Jamila Woods

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On her debut album HEAVN, Jamila Woods is reclaiming the narrative; about black people, especially women; about the city of Chicago; and about herself. Like her frequent collaborator Chance the Rapper, Woods released HEAVN for free on the streaming service SoundCloud to widespread acclaim, earning a spot on several “best of 2016” lists (including ours). Given the weight and veracity of Woods’ criticism and the social climate of America today—fittingly, HEAVN arrived just a few days after the police killing of Alton Sterling in Baton Rogue—the voice Jamila Woods lifts on HEAVN is increasingly necessary.

Black femininity is at the center of HEAVN. On the opening song, “Bubbles,” Woods establishes a crucial part of the album: if you are not a black woman, you do not understand black womanhood. “They call you shy/Always ask why you listen before you speak,” the song says, and from this point on it is clear that HEAVN is the proclamation of an ignored voice that demands to be ignored no longer. Woods speaks of her hair and of her name, reclaiming her identity from a Euro-centric society while also celebrating who she is. When the song, “VRY BLK,” ends with an account of black women in an office setting knowing how to play a kids playground game that none of the white employees know of, it is portrayed as a triumphant and proud moment despite the face-value triviality of something like a kids game.

Along with black femininity, HEAVN challenges the narrative surrounding the city of Chicago. Tired of the fetishizing and politicizing of Chicago—as politicians on both sides exploit it as an agenda piece—Woods is taking Chicago from a click bait to a place with real people. On his guest verse in the song “LSD,” Chance the Rapper declares that, “This ain’t for no Vice doc,” and in a time when the President of the United States claims he is going to “send in the Feds” to fix Chicago, offering no indication of any understanding of the issues and policies present in the city, Woods’ and Chance’s mission is a crucial one. “LSD,” which stands for Lake Shore Drive, uses Lake Michigan as a neutralizer to the various narratives surrounding the city of Chicago. “…The water hasn’t been gentrified. The beach is still a public place, and that’s an amazing grace about Chicago. We have many problems, but the water always stays,” Woods said in an interview with the A.V. Club. Jamila Woods will not her home, the place that she knows and loves, become exploited by those who don’t understand.

HEAVN also works hard in the space of Woods’ own experience and thoughts. Songs like “Lonely Lonely” and “Holy” serve as declarations of self-love and care that—within the context of a society that continually silences people of color and women—are radical statements. “I’m thinking of how hard it is for people, especially black people, to find love and love each other, especially in Chicago where you can be afraid… That’s not a conducive environment to loving someone,” Woods said in an interview with Pitchfork. In HEAVN, Woods’ is reclaiming the love for herself and for others that have been unfairly taken away.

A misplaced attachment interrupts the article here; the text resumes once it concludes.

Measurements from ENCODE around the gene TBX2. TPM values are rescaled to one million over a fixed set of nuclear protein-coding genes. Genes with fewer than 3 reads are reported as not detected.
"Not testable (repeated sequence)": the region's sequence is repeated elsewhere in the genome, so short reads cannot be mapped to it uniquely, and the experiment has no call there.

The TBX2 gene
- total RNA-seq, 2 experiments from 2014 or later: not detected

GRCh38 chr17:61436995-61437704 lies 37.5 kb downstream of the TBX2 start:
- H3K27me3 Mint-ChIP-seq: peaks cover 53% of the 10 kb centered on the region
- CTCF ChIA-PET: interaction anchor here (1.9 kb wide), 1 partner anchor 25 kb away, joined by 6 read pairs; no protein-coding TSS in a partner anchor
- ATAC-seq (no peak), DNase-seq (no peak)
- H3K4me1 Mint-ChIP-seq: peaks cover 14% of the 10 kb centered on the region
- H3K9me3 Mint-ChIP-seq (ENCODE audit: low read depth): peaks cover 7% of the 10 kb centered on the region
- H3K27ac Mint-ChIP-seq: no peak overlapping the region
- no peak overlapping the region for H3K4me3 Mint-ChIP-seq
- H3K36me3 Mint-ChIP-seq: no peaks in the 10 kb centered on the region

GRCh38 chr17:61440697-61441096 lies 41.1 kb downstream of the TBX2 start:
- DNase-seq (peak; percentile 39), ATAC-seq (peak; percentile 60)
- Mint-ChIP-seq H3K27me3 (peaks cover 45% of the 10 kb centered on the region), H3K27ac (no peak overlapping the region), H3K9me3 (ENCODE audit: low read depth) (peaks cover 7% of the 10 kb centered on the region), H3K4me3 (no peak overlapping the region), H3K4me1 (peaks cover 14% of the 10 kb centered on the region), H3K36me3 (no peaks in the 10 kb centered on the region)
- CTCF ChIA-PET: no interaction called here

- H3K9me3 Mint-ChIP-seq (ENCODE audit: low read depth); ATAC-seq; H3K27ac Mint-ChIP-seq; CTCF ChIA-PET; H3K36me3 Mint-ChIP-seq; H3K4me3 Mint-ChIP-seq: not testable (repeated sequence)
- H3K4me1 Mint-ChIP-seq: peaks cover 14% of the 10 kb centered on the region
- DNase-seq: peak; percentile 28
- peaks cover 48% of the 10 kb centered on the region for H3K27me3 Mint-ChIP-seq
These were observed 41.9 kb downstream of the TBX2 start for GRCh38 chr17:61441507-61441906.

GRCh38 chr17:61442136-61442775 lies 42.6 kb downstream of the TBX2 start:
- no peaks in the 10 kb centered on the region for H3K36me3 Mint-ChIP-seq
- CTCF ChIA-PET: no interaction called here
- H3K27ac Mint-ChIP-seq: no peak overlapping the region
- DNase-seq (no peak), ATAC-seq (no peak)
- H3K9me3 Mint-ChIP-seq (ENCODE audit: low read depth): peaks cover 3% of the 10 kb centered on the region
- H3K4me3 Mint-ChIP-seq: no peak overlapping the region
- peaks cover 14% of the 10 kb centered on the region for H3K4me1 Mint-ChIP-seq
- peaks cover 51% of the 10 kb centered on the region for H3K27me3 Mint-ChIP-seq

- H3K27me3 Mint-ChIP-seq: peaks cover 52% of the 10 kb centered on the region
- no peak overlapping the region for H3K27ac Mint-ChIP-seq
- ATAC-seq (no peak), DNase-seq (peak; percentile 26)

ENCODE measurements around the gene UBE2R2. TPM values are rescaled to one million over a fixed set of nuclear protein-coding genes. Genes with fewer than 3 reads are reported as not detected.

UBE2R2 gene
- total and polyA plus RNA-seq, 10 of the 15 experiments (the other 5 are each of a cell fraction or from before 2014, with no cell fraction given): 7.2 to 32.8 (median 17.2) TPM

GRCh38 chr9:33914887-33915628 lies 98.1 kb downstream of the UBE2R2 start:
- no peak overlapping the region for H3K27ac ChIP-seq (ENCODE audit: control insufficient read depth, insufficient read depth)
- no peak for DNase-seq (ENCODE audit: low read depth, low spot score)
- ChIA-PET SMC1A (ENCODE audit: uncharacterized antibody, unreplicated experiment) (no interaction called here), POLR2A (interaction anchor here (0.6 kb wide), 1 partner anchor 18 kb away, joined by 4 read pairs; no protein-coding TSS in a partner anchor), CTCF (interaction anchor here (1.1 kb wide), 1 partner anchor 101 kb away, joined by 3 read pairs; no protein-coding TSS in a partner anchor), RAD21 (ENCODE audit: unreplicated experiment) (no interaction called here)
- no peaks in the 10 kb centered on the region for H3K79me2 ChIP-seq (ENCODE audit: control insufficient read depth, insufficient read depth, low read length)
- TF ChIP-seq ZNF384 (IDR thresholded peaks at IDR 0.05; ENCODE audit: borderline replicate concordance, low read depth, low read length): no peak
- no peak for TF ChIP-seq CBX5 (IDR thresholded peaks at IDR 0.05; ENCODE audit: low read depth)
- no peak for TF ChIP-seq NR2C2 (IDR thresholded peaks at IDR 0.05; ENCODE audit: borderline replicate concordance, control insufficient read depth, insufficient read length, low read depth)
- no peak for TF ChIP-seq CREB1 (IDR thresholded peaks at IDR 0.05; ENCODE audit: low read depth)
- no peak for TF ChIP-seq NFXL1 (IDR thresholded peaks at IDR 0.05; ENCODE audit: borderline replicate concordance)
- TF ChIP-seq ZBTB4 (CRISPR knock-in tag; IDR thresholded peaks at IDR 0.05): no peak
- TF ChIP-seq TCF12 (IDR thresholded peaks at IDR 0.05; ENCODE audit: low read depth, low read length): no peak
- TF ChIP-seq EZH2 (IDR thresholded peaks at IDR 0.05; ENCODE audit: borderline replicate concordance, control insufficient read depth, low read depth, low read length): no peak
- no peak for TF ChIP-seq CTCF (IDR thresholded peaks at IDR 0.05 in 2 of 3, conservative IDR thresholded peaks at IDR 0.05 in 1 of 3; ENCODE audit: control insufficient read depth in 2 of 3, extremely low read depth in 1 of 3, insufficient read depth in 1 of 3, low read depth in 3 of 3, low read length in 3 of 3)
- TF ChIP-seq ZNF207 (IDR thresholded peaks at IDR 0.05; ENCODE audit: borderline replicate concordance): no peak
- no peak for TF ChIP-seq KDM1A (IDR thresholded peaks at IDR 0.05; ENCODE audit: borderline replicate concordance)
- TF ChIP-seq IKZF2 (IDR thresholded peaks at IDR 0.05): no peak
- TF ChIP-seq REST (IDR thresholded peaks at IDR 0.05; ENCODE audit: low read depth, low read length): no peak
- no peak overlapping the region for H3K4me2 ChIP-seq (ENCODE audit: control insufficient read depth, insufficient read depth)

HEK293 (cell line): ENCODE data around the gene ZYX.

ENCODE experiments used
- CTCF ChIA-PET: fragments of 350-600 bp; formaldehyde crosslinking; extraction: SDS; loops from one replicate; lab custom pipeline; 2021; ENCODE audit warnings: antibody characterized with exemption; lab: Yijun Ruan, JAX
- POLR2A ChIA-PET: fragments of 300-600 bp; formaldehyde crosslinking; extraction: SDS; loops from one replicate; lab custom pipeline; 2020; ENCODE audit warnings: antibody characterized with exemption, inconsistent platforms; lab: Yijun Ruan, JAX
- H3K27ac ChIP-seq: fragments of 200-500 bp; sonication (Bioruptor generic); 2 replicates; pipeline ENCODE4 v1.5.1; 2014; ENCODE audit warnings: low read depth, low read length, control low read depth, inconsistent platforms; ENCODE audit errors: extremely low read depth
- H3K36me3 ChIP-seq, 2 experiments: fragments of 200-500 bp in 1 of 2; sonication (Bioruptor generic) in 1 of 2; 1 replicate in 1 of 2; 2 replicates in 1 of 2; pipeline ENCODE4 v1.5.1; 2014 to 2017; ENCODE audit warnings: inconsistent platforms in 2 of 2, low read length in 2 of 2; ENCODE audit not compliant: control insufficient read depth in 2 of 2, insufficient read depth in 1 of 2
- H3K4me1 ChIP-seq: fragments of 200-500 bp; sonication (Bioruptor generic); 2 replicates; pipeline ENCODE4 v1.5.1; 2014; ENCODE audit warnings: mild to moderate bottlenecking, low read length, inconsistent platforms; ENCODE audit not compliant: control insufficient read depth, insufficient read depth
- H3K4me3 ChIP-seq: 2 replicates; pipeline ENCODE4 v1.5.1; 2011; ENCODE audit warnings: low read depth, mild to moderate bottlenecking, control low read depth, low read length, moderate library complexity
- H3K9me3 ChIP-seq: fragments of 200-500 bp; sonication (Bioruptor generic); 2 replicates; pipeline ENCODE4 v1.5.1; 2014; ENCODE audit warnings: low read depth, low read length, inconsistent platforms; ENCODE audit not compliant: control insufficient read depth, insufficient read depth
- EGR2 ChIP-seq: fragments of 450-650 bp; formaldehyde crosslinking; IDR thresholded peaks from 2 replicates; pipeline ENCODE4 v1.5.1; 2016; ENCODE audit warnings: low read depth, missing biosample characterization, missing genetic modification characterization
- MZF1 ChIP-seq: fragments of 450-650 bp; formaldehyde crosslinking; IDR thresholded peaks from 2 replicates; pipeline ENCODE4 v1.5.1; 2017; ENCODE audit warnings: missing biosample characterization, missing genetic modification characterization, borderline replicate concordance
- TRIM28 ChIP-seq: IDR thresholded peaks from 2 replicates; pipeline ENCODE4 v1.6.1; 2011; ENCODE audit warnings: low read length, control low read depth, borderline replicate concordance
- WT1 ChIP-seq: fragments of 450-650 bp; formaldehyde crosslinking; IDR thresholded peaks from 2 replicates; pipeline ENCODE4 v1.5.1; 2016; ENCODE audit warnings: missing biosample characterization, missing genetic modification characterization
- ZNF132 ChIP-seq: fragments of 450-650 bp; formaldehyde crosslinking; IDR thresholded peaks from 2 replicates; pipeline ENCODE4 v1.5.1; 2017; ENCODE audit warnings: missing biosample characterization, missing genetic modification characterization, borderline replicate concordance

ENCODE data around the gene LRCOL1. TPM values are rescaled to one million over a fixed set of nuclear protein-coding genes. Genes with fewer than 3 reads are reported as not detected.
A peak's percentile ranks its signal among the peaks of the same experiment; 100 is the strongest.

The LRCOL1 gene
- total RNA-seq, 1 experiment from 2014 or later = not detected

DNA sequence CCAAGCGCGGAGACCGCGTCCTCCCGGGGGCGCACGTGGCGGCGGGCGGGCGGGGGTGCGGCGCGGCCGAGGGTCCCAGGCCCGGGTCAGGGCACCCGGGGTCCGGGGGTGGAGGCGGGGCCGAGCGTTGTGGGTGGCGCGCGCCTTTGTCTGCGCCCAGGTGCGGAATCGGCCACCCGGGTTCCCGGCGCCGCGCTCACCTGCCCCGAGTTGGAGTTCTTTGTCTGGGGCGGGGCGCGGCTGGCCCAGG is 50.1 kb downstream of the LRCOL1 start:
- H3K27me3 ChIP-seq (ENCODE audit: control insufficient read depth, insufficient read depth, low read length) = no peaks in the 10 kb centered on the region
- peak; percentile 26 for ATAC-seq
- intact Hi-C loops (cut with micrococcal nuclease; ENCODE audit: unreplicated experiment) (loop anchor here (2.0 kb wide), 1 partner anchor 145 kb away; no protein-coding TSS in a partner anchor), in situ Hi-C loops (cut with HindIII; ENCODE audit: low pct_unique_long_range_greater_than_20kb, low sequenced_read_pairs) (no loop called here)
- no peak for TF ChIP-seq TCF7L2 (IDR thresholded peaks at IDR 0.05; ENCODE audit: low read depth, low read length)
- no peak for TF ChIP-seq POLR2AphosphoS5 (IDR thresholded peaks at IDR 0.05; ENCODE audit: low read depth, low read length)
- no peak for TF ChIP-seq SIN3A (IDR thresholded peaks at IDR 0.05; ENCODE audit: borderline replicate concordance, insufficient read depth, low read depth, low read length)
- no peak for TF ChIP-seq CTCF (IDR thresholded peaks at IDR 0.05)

Throughout the album, Jamila Woods makes continual references and connections to the history of African-Americans, especially to black women Civil Rights leaders. She references figures like Harriet Tubman, Rosa Parks and Sojourner Truth—figures that are commonly studied in history classes and during black history month, but feel removed to white America, as if these people existed in a time and place completely separate from our current context. “Déjà vu of Tubman… Look what they did to my sister/last century, last week,” Woods sings on “Blk Grl Soldier,” connecting the messages of black women in history with hers, attacking the comfort and distance white America feels from the adversity these women faced. She makes clear that these women’s fight—that Harriet Tubman’s fight, that Rosa Park’s fight—is her fight too.

HEAVN stands out as one of the most poignant and resonant albums released in recent years. Its slow-burning R & B sound provides the perfect atmospheric support for Woods’ words of comfort, mourning and admonishment of the various layers of racism in America, particularly in the contexts of black womanhood and Chicago. For listeners with certain identities and experiences, it serves as comfort and validation, while serving as a challenge to others. It takes on the various narratives about black people, black women and the city of Chicago, offering truer and fuller representation to all of them. Woods’ fight is a difficult one given the long lasting legacy of racism and prejudice in America, but Woods makes something about the fight of black women unmistakably clear in “Blk Grl Soldier:” “She don’t give up.”

- Jordan Petersen


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